Dr Katie Dray discuss the lack of women in coaching on International Women’s Day.

International Women’s Day offers a good opportunity to reflect on the progress of women in all areas, not least in the male dominated arena of the sports field.  It might be of little surprise to observe that in addition to dominating the play on the field, they also rule the dugout.

Recent Government statistics suggest only 30% of coaches in the UK are female and when we look at qualified coaches, this drops to around 17%.

When it comes to inspiring our young women to take part the sport and physical activity that we know is so beneficial for their health, it’s perhaps fair to say as a nation we are found to be a little wanting.

As with many complex gender issues in society, there are no easy answers to increasing the supply of female coaches. Commonly cited barriers in research suggest the unsociable hours, time and cost demands are difficult to juggle around primary caregiving responsibilities.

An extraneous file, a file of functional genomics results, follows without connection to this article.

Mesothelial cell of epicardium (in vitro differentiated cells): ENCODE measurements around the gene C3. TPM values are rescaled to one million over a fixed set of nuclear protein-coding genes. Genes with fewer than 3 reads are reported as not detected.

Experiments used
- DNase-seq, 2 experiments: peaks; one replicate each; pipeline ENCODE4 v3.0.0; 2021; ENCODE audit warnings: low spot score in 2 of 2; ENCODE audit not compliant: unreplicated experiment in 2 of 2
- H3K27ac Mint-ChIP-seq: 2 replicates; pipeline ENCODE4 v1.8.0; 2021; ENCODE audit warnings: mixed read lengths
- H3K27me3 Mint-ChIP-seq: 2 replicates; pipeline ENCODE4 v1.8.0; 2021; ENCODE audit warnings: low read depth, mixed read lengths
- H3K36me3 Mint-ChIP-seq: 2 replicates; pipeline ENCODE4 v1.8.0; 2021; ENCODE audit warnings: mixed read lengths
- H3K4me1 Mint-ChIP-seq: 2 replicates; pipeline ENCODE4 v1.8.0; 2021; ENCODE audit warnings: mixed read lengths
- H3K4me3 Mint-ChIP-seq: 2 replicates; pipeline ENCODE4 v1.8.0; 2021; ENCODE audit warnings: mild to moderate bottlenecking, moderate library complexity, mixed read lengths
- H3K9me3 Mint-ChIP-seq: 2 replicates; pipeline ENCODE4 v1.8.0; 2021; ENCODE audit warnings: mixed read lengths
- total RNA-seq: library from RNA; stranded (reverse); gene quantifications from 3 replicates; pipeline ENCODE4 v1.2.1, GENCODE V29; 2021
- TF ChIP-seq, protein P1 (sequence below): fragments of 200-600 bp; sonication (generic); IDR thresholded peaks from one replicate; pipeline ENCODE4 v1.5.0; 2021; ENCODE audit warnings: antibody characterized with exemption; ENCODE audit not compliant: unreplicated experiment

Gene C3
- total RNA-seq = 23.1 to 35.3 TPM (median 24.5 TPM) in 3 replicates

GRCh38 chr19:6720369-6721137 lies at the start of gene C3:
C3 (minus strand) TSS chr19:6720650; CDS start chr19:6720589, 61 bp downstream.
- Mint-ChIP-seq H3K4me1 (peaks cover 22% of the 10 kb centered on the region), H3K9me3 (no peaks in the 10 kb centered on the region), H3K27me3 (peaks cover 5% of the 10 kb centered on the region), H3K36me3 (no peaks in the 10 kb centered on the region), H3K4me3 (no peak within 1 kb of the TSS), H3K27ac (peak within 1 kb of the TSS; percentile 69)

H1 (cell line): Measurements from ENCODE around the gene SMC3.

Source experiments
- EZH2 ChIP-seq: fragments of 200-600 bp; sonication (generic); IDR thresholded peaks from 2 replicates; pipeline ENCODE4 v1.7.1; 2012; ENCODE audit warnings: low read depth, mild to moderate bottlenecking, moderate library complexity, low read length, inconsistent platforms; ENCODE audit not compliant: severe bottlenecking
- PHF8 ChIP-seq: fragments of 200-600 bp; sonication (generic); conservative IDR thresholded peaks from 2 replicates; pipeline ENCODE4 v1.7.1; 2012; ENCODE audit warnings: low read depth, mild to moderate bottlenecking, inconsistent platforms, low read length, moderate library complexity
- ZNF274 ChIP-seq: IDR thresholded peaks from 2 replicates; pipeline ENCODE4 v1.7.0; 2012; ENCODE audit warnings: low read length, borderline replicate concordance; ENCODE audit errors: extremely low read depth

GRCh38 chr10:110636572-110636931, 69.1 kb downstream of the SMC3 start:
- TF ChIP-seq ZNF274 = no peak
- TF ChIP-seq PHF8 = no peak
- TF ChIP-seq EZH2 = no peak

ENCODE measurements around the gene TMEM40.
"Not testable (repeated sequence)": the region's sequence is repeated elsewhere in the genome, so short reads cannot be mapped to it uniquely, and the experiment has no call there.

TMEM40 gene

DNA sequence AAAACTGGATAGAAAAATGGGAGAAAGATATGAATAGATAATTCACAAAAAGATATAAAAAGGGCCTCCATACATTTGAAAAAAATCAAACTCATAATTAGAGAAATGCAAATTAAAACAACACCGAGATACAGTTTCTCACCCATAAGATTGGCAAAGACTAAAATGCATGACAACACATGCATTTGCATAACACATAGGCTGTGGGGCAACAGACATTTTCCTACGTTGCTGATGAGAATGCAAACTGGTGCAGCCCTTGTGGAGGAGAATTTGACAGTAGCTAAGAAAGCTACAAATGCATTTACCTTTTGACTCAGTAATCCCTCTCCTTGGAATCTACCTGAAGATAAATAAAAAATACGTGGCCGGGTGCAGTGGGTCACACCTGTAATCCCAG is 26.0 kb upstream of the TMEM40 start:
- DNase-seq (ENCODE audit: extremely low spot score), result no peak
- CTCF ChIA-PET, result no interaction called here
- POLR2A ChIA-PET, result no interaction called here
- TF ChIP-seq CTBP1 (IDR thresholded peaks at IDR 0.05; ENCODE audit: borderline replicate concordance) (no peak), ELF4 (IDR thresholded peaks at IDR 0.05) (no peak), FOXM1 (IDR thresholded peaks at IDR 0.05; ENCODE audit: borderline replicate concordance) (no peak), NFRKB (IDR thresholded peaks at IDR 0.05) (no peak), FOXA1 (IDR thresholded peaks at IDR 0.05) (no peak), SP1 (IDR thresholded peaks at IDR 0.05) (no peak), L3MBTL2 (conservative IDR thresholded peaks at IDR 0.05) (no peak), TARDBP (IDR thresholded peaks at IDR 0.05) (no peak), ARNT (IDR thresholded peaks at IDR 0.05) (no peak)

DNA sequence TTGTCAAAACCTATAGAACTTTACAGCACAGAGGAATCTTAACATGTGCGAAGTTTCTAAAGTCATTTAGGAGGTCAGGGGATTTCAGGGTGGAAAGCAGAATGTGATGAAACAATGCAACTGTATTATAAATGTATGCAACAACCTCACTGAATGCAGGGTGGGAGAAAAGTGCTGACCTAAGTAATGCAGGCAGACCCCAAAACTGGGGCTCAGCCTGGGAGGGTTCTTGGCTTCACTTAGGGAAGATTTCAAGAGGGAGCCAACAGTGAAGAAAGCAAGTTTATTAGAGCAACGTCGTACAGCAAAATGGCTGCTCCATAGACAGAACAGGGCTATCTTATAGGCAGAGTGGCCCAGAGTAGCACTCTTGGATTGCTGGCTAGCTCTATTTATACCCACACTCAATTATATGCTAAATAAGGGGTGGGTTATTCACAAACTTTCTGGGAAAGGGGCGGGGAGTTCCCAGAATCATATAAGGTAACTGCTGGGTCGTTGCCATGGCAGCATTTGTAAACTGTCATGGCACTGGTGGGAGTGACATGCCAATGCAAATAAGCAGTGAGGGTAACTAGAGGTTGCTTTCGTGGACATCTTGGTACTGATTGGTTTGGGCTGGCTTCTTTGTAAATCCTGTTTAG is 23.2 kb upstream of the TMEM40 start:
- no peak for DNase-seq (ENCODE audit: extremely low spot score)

These logistical barriers are often compounded, particularly are higher levels of performance sport, by male dominated cultures where assumptions about confidence, competence, and sexuality continue to marginalise females and limit their progression. And that’s all before we address the pay gap.

To begin to address some of these issues, Canterbury Christ Church University is a proud supporter of Project 500; More Women, Better Coaching, a project based in the South East designed at its inception to help and support at least 500 female coaches locally to get into and stay within coaching. To date the project has supported over 600 female coaches.

Our most recent research work will help to identify the role social media has to play in helping to support these coaches and provide development opportunities to this all important workforce.

If you want to become a coach or find out more about Project 500 visit www.facebook/project500uk or tweet @femalecoaches

Dr Katie Dray is Senior Lecturer in Sport Coaching Science in the School of Human and Life Sciences.